National Book Award Winner
Man at the Helm, the debut novel from Nina Stibbe - the much-loved author of Love, Nina - is a wildly comic, brilliantly sharp-eyed novel about the horrors of being an attractive divorcée in an English village in the 1970s, and a family's fall from grace....
My sister and I and our little brother were born (in that order) into a very good situation and apart from the odd new thing life was humdrum and comfortable until an evening in 1970 when my mother listened in to my father's phone call and ended up blowing her nose on a tea towel - a thing she'd only have done in an absolute emergency.
Not long after her parents' separation, heralded by an awkward scene involving a wet Daily Telegraph and a pan of cold eggs, nine-year-old Lizzie Vogel, her sister and little brother and their now-divorcée mother are packed off to a small, slightly hostile village in the English countryside. Their mother is all alone, only 31 years of age, with three young children and a Labrador. It is no wonder, when you put it like that, that she becomes a menace and a drunk. And a playwright.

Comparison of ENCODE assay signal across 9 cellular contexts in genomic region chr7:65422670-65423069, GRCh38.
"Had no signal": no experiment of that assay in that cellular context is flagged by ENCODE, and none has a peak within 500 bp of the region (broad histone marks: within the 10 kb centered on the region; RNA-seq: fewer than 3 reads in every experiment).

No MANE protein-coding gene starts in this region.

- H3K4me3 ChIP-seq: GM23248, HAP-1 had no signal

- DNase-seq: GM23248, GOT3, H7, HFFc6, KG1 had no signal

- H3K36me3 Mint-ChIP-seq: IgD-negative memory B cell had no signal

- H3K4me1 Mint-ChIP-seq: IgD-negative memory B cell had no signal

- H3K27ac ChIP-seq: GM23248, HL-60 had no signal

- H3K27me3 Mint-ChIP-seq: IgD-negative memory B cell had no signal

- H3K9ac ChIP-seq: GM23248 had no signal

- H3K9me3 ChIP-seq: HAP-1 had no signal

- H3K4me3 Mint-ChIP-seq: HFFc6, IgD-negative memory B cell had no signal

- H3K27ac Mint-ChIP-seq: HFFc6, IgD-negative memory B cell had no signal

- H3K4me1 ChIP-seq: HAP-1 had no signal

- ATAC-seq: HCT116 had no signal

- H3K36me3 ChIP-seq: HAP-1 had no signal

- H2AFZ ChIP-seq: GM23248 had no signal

Worried about the bad playwriting - though more about becoming wards of court and being sent to the infamous Crescent Home for Children - Lizzie and her sister decide to contact, by letter, suitable men in the area. In order to stave off the local social worker they urgently need to find a new Man at the Helm.
Nina Stibbe was born in Leicester. She is the author of the hugely acclaimed, Love, Nina. She now lives in Cornwall with her partner and two children. Man at the Helm is her first novel.
©2014 Nina Stibbe (P)2014 Audible Studios
"Man at the Helm, a first novel, joins on my shelf a small but joyous set of much-loved books narrated by girls… If you loved I Capture the Castle, you will love this… In Stibbe’s hands I laughed hard, page after page. Brisk, ruthless, understated, English comedy gold." (Times)